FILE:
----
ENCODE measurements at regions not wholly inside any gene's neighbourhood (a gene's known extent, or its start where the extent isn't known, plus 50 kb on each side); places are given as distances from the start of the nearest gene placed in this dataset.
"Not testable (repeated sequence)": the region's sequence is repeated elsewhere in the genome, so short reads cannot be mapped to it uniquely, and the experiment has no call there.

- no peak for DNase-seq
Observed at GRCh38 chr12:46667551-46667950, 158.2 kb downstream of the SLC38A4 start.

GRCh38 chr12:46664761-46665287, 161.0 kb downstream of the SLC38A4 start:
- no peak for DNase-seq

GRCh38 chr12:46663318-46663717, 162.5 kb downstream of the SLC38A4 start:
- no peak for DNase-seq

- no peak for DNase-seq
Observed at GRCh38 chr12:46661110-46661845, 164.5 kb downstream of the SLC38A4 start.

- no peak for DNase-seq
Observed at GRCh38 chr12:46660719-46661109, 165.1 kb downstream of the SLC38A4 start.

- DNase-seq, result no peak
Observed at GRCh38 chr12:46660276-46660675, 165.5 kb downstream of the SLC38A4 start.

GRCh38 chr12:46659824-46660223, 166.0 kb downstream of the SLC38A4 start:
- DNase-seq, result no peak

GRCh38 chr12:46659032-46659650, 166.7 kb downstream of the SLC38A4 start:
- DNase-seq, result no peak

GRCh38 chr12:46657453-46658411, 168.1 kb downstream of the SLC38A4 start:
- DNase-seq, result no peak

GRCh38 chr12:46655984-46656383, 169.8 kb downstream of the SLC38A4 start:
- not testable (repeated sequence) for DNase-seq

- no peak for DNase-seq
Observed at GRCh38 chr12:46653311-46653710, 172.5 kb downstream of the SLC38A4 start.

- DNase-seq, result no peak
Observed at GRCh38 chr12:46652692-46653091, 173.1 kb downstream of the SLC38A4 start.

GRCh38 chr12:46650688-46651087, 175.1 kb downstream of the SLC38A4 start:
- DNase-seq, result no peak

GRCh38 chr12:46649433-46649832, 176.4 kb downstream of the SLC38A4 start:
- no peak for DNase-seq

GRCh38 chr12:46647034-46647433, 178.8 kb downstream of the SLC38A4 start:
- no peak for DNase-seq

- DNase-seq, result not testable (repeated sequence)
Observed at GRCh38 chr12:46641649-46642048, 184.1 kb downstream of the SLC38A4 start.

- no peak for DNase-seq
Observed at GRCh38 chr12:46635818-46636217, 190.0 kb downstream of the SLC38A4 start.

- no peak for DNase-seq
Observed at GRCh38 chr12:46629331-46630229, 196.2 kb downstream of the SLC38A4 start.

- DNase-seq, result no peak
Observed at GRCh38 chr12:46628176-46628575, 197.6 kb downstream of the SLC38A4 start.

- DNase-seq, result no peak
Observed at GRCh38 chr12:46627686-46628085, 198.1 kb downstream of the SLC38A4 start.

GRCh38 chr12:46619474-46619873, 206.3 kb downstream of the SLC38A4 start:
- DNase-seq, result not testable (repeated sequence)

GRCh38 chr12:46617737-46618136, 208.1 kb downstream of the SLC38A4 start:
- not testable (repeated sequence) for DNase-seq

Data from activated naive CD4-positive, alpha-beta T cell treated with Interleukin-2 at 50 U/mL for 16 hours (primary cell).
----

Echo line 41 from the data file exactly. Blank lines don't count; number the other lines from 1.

- DNase-seq, result no peak